Turnage does a superb job of finding a new identity for Scofield's compositions. The performances and the recordings have great colour and impact and altogether it's a really interesting insight in the way Turnage thinks about Jazz and his own music.
CD of the Week
If anyone from the contemporary classical side of the fence can adapt to the sinuous rhythms and apparent looseness of jazz it's Turnage, who has always worn his I Love Miles badge with pride. And if anyone can adapt to a new situation, whether a greasy and youthful jam band touring US campuses or playing complex, composed music in a German concert hall, it's the man called Sco . . . As an example of what a highly talented orchestral composer can do when given the chance to rework tunes originally written to be played by a jazz combo, it's highly illuminating; as a piece of music that has in integrity of form and spirit, it's a pleasure to listen to.
. . . Sco may have buckeltloads of good work behind him, (but) this may be one of his strongest recordings, thanks to the undiluted orchestral approach of some pieces, and Sco's ability to deftly move within that environment, keeping his grooved-based jazz sensibilities intact. Turnage's contribution here can't be understated, either, as he clearly loves jazz as much as the orchestra. A refreshing mix . . .
There can be no qualms about the level of commitment from either the solo players, or the big band and orchestra -- directed with gusto by Hugh Wolff.
. . . the synthesis of classical and jazz elements is more convincing than in most so-called 'fusion', with a real sense of two musicians striking sparks off one another. Turnage gives surprising new perspectives to Scofield's epigrammatic, angular tunes . . . Handsomely packaged and with informative if over-eager booklet notes, this is a successful example of an oft-derided genre.
. . . a neat Scofield retrospective . . . what makes this record work is the highly intelligent way Turnage uses the resources and his obvious understanding of the mediums he's working within . . . It's an immaculately recorded and beautifully played album. A total pleasure to get something like this to review. Definitely the best record Sco's made in a while and an important Third Stream work from Turnage.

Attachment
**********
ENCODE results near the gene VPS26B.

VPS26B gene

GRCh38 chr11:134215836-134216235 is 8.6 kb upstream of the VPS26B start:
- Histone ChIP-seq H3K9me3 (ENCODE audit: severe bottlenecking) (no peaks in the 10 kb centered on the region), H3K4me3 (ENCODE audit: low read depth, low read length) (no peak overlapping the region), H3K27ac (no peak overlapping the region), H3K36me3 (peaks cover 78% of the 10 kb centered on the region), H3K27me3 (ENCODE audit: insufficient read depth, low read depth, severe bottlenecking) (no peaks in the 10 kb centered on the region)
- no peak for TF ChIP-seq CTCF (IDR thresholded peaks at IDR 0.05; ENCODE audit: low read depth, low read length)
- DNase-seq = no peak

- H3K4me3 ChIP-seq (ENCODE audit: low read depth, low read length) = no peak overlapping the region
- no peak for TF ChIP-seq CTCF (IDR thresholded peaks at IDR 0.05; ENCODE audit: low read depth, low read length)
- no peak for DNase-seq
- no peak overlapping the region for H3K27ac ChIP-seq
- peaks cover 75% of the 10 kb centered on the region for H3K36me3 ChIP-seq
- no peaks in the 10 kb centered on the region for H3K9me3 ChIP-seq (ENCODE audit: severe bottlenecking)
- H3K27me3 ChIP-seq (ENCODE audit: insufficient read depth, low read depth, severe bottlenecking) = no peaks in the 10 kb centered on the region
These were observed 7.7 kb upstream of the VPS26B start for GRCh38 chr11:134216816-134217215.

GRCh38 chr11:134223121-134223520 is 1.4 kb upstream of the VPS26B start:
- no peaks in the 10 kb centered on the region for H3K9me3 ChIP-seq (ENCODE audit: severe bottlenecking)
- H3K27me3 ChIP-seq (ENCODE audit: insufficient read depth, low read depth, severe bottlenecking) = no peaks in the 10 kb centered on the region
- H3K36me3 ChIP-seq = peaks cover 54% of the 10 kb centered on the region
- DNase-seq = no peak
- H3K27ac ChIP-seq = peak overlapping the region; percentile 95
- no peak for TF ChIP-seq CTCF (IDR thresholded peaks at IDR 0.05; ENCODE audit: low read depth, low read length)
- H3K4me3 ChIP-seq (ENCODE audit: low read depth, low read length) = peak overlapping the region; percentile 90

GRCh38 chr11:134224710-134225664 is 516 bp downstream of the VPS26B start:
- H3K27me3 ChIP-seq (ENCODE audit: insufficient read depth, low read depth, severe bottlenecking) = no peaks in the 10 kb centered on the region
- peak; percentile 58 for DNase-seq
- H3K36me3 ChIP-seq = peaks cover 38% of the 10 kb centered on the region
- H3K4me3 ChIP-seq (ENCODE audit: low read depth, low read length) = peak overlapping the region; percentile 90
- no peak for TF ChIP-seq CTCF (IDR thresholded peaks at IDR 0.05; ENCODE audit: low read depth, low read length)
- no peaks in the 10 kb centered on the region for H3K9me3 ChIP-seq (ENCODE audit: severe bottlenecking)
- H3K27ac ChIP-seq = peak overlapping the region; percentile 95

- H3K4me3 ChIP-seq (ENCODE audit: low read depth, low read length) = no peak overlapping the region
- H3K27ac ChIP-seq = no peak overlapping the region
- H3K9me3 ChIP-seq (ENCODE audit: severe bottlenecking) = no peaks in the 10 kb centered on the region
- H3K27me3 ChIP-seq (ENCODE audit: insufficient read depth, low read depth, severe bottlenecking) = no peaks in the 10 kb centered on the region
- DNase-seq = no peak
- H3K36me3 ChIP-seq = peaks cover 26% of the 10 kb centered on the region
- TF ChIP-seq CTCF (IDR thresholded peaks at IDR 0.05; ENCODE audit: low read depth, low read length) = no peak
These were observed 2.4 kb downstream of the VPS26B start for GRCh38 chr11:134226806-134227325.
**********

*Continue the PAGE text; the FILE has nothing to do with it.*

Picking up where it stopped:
For those who by now assume that classical music and jazz are doomed to inhabit separate corners, proceed to the fascinating new project by Brit composer Mark-Anthony Turnage and jazz guitar great John Scofield, "Scorched" . . . Many try, few succeed in the mine-filled zone between jazz and classical music. Turnage is one of the rare hybridizers of note . . .
Turnage's re-imaginings of Scofield are . . . successful . . . Performances are top notch.
. . . the overall control of form is impressive.
Erstaunlich, wie gut es Turnage gelingt, den Scofieldschen Stil für die "most biggest" aller Bands, das Orchester, zu adaptieren. Dessen Eigenart, eine Melodie nur in Fetzen zu geben, die Töne abreißen zu lassen, sie am Fließen zu hindern, Löcher in die Phrasen zu graben, war zuvor nur von Thelonious Monk bekannt. "Fat Lip", bekannt von Scofields CD "Time On My Hands", ist eine dieser Melodien, die mehr verschweigen als ausplaudern - und dafür umso länger nachklingen. Turnage läßt sie erst einmal von dem Streicherrudel als harte Pizzicati zupfen, eine furios-virtuose Nummer, jagt sie dann durch alle Regionen des Orchesters. Seine Instrumentation schlägt Brücken zwischen den disparaten Klangkörpern, hebt die Durchschlagskraft des hart federnden Trios in Arrangements auf, die mit den Wassern der Moderne gewaschen sind - eine alchimistische Tätigkeit.
Facettenreich verknpüft er die Klangkörper, die komponierten und improvisierten Teile zu einem organischen Ganzen.